II. Nine Reforms to Fill the Glass for FTI: In that light, I want to make nine points for progress.
The Need for a Bold, Contingent Commitment from Donors to Have a Powerful Incentive Effect for EFA: A true “compact” or “contract” requires that poor nations believe there is a clear and certain commitment by donors to fund universal basic education initiatives as long as poor countries meet their obligations. The importance of this being an upfront commitment should not be underestimated. Without the certainty that funds will be there if poor nations meet their obligations, the FTI will fail to have the strong and empowering incentive effect of a global compact on education. Because education yields long-term—as opposed to immediate—economic benefits, and because it imposes substantial long-term costs, it is critical that ministers of education be able to initiate a bold scaling-up of education with the knowledge that promised funds will be delivered. Without this clear contingent commitment from donors, an education minister may struggle to convince the minister of finance or head of state that broad education expansions are possible without a substantial increase in government spending or a dramatic reduction in educational quality, as more children enter a school system that lacks adequate resources.
This type of commitment could mirror the debt-relief model , in which donors make a clear commitment to eliminate debt for nations that meet a set of obligations. Although donors do not guarantee that any nation will automatically receive funds, they do make clear that if poor nations meet the expected terms of the compact, they will receive assistance. As such, nations have the incentives to undertake serious reforms because they know with certainty that if they do so, they will receive promised debt relief
Right now, education is the opposite. No minister of education knows for sure that if his or her country honors its side of the compact, donors will live up to their side. Without this certainty, the FTI or any other education vehicle will fail to empower the willing or provide incentives for the hesitant in poor nations to take bold steps on education.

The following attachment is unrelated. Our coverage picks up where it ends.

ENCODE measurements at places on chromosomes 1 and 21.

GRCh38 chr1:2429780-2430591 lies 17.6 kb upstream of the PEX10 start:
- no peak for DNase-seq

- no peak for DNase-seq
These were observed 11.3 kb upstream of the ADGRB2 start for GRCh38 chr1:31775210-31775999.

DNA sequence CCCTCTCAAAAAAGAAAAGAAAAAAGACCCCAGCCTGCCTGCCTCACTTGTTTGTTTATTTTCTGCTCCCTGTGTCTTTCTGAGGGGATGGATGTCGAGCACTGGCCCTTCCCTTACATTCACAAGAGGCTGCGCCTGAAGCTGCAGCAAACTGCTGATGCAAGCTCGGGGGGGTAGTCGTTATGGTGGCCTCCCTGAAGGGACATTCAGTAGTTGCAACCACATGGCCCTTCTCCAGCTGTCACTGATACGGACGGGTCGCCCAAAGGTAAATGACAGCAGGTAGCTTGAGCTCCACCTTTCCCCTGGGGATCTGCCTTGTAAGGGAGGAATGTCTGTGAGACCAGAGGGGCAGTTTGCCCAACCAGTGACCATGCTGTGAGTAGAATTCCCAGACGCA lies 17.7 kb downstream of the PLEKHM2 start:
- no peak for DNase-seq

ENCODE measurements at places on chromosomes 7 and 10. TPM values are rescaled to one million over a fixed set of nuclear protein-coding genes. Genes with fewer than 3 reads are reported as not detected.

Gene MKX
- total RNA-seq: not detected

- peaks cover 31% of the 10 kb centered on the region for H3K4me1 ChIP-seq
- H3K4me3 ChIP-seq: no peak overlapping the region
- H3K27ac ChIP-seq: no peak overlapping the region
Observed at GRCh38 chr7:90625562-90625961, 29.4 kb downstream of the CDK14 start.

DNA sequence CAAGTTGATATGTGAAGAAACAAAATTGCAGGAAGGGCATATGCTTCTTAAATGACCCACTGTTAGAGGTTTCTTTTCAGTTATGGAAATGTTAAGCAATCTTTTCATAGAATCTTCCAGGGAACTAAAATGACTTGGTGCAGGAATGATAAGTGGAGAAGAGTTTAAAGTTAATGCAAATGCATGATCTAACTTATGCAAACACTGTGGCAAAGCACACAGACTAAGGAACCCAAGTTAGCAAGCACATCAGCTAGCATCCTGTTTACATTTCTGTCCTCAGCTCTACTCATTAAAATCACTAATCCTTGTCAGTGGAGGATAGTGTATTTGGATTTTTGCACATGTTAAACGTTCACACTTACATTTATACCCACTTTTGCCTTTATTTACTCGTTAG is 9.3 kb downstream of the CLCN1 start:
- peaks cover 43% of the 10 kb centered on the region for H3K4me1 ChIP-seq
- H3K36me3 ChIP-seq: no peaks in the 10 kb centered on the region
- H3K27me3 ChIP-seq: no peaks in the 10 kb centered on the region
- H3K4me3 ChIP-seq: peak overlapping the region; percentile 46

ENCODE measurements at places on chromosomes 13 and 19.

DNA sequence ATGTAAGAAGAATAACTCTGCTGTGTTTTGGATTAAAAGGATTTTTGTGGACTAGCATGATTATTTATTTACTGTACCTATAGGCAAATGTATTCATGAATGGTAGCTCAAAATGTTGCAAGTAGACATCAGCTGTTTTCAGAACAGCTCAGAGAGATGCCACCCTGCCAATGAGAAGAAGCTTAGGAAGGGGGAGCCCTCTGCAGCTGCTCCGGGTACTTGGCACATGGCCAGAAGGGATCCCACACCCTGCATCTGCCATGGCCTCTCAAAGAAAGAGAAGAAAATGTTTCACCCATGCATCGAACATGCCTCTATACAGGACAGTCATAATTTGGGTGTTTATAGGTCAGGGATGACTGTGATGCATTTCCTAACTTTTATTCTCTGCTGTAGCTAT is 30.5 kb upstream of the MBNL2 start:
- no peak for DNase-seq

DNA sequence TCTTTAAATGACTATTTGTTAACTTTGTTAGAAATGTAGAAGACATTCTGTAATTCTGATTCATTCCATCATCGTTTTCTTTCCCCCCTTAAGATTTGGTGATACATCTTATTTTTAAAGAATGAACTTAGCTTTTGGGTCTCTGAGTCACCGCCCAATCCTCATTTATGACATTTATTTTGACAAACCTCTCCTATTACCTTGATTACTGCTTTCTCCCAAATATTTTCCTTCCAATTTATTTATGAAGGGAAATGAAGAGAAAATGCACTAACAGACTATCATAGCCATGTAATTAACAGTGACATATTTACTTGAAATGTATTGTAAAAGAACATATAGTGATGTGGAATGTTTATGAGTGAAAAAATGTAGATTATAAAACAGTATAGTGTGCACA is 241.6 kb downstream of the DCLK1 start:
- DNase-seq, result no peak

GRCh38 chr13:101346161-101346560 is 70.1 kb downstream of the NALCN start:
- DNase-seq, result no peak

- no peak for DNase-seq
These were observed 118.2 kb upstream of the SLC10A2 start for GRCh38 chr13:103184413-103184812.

Imagine if the G-8 nations made clear that there would be an extra $5 billion per year available by 2008 for nations with strong education plans. Is there any doubt that this certain and contingent fund would inspire more Heads of States and Finance Ministers to work with their Ministers of Education to take bold steps toward universal basic education? With this type of commitment, the FTI would create a “positive competition” in which more developing nations would work hard to “be next” and pressure would be put on donor nations to spread more success. This is the type of cycle of positive incentives and positive competition we need for FTI to meet its aspiration to be a true global compact on education.
Commitments Need to Be Predictable and Long-Term to Encourage Nations to Take on the Recurrent Cost Challenge of Teacher Salaries: Funding must not only be up-front and contingent, but also long-term and predictable, in order to meet the needs of recurrent costs. Teacher salaries alone constitute more than 80% of education budgets in major developing nations, and recruiting, training, and hiring new teachers is one of the most crucial components of expanding access without sacrificing quality. Yet, when nations fear that they do not have long-term assistance to deal with the recurrent costs of teacher salaries, they hesitate to hire the large number of new teachers needed to expand access without a rise in class size and a fall in quality. As one African Minister of Education told me, he fears that if he hires thousands of additional teachers, he will face “aid shock” if the funding runs out and he is forced to lay them off.